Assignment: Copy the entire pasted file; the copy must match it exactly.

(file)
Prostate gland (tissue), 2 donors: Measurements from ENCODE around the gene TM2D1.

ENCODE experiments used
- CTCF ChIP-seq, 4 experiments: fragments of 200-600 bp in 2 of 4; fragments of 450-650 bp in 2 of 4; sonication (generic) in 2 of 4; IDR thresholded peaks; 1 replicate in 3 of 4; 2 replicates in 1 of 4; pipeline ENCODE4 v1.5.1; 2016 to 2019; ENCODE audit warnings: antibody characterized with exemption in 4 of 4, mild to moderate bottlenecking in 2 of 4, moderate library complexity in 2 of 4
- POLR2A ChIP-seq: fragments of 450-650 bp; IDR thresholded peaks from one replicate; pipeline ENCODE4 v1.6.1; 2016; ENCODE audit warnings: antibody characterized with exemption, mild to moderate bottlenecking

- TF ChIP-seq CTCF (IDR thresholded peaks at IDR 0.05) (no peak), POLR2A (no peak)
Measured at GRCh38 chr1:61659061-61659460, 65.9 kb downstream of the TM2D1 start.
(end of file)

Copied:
Prostate gland (tissue), 2 donors: Measurements from ENCODE around the gene TM2D1.

ENCODE experiments used
- CTCF ChIP-seq, 4 experiments: fragments of 200-600 bp in 2 of 4; fragments of 450-650 bp in 2 of 4; sonication (generic) in 2 of 4; IDR thresholded peaks; 1 replicate in 3 of 4; 2 replicates in 1 of 4; pipeline ENCODE4 v1.5.1; 2016 to 2019; ENCODE audit warnings: antibody characterized with exemption in 4 of 4, mild to moderate bottlenecking in 2 of 4, moderate library complexity in 2 of 4
- POLR2A ChIP-seq: fragments of 450-650 bp; IDR thresholded peaks from one replicate; pipeline ENCODE4 v1.6.1; 2016; ENCODE audit warnings: antibody characterized with exemption, mild to moderate bottlenecking

- TF ChIP-seq CTCF (IDR thresholded peaks at IDR 0.05) (no peak), POLR2A (no peak)
Measured at GRCh38 chr1:61659061-61659460, 65.9 kb downstream of the TM2D1 start.